Slurm Job Reference
This page provides a general reference for submitting and managing jobs on the HPC using the Slurm scheduler. For an introductory guide to submitting jobs, refer to our tutorial.
Common Slurm Commands Overview#
Detailed Information About Slurm Commands#
sbatch command to submit jobs non-interactively (most common use-case):
srun command to submit jobs interactively or as a substitute for
mpirun in a Slurm submit script:
srunis preferred over
mpirun, because the former allows for better Slurm scheduler integration.
Common job submission parameters#
The following are the most common parameters used to specify job requirements when running
All of these are optional, but you will probably want to adjust many in your submit script.
||Script name||Optional job name|
||Comma separated list:
||Total number of tasks to run (note: lowercase n)|
||Slurm account (queue/partition) into which to submit job (e.g. backfill, genacc_q)|
||varies by Slurm account (see below)||Wall clock limit|
||varies by Slurm account (typically
||Memory requested per node in MiB (add
||File to write standard output to (STDOUT)|
||Separate error output (STDERR) from standard output.|
||Number of nodes|
||none||Run only nodes with specified features (e.g.
||disabled||Reserve entire node(s) for job*|
||none||Specify a number of GPUs to reserve in addition to CPUs|
Note that these are only a few of the many available Slurm options. Refer to the sbatch manpage for a complete list.
The HPC consists of nodes with various models of AMD an Intel processors. If it is important that your job run only on
a single type or generation of processor, you can specify feature constraints using the
To retrieve a list of available feature, login to the HPC and run
sinfo -o %f:
To limit by feature, specify the
-C parameter in your submit script (or as a command-line option):
You can use boolean AND (
&) and OR (
|) operators in your constraint parameter. For example:
Common Slurm environment variables#
||Auto assigned Job ID|
||Directory/folder from which the job was submitted|
||The name of the server from which the job was submitted (e.g.;
||The names of the node(s) that were allocated for this job was|
||Task ID within job array (if using job arrays)|
||CPU cores per node allocated to job|
||Number of nodes allocated to job|
These are the most commonly used Slurm environment variables. A comprehensive list of environment variables is available at the official Slurm documentation.
The following script shows an example job submit script that reports the resources that Slurm has allocated:
If you need to run a job interactively, use the
srun command with the
--pty command-line switch:
srunaccepts the same parameters as
Slurm allows you to submit a number of near identical jobs simultaneously in the form of a job array. Your workload may be a good candidate for this if you have a number of identical jobs with different input that differs only by some sort of index.
A good use of job arrays would be if your jobs use the same parameters and code, but with each has different input/data file.
##-## refers to the start and end of your index, and the optional
(%##) refers to the number of tasks that are allowed concurrently, if
you wish to limit that for any reason.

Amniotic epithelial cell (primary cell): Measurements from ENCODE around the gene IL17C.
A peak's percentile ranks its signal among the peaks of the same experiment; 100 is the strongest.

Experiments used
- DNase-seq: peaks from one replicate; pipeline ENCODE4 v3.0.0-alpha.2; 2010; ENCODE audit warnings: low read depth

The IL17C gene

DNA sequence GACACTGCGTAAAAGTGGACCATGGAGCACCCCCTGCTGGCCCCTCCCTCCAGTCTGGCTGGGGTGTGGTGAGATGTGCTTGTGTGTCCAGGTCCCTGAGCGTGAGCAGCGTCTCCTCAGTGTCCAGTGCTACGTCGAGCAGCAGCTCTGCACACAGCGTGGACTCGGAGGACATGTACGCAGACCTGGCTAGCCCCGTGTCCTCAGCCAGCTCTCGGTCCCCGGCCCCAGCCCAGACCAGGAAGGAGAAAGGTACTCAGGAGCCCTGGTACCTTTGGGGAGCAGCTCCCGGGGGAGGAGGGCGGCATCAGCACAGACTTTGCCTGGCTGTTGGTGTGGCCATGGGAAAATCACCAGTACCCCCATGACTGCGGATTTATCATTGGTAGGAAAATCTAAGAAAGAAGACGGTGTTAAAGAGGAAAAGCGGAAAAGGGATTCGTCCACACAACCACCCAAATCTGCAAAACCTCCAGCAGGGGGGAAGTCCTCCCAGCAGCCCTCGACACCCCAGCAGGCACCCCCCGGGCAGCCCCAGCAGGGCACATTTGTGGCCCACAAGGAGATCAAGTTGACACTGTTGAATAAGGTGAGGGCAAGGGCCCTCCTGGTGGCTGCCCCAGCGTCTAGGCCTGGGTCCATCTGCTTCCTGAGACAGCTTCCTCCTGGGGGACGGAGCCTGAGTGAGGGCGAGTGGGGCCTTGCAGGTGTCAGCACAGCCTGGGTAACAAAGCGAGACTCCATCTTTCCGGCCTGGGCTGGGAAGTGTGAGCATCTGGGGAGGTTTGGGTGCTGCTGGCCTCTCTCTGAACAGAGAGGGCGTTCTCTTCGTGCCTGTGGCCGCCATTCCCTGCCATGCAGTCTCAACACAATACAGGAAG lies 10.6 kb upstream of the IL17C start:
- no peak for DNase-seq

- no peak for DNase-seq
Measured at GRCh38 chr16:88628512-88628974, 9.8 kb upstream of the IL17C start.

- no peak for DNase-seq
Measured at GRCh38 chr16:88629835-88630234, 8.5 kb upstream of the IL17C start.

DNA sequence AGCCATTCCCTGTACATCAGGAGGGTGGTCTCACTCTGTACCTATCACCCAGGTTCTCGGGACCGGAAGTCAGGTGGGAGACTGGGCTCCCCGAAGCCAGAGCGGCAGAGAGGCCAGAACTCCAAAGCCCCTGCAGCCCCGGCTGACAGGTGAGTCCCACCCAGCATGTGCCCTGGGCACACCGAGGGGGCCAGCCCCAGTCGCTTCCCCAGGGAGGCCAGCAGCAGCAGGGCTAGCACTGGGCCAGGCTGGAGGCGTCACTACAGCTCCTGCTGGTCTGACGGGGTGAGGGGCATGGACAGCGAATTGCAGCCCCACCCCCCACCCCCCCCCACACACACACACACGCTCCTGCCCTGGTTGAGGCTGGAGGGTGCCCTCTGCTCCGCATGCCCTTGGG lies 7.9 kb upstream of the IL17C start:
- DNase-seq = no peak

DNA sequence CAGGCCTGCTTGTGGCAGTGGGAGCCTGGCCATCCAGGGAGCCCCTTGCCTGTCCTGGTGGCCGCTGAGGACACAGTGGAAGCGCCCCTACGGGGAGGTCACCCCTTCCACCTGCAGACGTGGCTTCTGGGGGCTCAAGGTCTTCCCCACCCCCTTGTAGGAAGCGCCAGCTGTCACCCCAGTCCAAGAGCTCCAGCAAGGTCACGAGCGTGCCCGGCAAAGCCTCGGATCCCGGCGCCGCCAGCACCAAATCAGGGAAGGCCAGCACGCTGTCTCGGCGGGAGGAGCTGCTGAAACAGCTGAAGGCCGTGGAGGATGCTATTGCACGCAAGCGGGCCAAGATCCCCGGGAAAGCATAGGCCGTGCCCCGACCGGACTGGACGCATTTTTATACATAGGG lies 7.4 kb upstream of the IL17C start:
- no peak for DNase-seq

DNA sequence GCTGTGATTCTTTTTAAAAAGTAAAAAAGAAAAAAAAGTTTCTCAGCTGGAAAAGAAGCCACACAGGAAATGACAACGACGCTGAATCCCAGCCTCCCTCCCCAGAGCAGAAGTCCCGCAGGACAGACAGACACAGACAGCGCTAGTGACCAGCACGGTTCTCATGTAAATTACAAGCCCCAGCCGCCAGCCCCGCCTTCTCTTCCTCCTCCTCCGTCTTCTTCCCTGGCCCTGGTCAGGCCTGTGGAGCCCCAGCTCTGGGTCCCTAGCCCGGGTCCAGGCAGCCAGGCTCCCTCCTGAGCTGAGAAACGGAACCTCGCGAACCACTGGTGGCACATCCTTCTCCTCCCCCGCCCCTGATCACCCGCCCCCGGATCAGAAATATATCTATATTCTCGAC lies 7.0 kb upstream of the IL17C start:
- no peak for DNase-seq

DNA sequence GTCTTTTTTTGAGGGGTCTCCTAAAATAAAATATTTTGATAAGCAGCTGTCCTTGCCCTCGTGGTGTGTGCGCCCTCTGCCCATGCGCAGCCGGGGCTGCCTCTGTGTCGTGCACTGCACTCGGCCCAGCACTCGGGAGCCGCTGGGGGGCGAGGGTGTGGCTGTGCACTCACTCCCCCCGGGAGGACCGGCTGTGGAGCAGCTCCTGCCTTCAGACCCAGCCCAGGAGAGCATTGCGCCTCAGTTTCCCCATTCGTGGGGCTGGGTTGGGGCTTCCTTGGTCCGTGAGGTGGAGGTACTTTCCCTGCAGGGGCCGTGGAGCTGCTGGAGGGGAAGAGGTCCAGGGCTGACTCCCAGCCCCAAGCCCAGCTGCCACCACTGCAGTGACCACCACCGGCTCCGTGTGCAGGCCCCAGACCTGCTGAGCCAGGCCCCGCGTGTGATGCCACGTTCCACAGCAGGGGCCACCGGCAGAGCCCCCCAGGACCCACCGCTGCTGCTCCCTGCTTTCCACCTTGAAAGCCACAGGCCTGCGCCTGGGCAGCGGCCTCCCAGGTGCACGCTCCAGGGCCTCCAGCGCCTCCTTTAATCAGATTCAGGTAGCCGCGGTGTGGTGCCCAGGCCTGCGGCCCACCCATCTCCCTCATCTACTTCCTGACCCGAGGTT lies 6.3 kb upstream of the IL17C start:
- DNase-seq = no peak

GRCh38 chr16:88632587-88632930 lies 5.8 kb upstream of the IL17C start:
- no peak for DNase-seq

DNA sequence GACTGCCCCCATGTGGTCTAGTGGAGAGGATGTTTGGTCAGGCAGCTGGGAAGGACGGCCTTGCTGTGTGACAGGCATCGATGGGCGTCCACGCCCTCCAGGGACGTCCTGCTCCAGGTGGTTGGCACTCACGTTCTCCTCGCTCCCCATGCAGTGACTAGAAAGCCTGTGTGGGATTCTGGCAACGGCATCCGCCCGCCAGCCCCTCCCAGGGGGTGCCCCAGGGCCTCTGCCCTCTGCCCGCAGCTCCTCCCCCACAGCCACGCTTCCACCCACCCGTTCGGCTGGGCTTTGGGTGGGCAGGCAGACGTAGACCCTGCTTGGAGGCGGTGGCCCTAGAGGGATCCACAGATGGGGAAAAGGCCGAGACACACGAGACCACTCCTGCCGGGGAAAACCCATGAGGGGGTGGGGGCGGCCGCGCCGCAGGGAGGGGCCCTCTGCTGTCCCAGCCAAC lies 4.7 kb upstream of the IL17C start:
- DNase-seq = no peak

Below is an example:
Tasks in job arrays use the JOB_ID format: [JOBID]_[TASK_ID]. Each task in the array will also generate its own
output file unless you specify a custom output in your submission script via the
-o parameter. More information
is available in the official Slurm documentation
Slurm supports job dependencies. You can submit jobs that will be deferred until other jobs have either completed or
terminated in a failed state. This allows you to break your workflow/task down into smaller atomic steps. Use the
option to specify dependencies:
dependency_list parameter syntax takes the form of
dependency_type:job_id. dependency_type can be any of the
|Dependency Type Syntax||Example||Explanation|
||Job will start after the specified job(s) have begun execution|
||Job will start after the specified job(s) have finished (in any state)|
||Job will start after the specified job(s) have terminated in a failed state|
||Job will start after the specified job(s) have executed and terminated successfully|
These are only a subset of the available dependency options. For a full reference, refer to the official Slurm documentation.
A simpler way to ensure jobs will only run one-at-a-time it o use the
-d singleton dependency syntax. This ensures that
only one job with a given name will be running at any given time. You need to use the
--name parameter for this to work.
The same logic is used as
-d afterany:JOBID; the job will begin only after any jobs with the same name have terminated
in any state.
Default number of cores per node#
If you use the
-N option to specify the number of nodes, Slurm will allocate only one core per node:
To use more than one core per node, use the
--ntasks-per-node option; e.g.:
If you need to reserve complete nodes, use the
The above example will reserve two complete nodes in the cluster, but this job's wait time in-queue will likely be much higher than if you do not use this option. For further explanation, refer to our job resource planning guide
- Information about completed jobs is available via the
- Tutorials on the official Slurm website
sbatchparameter options are listed on the official Slurm website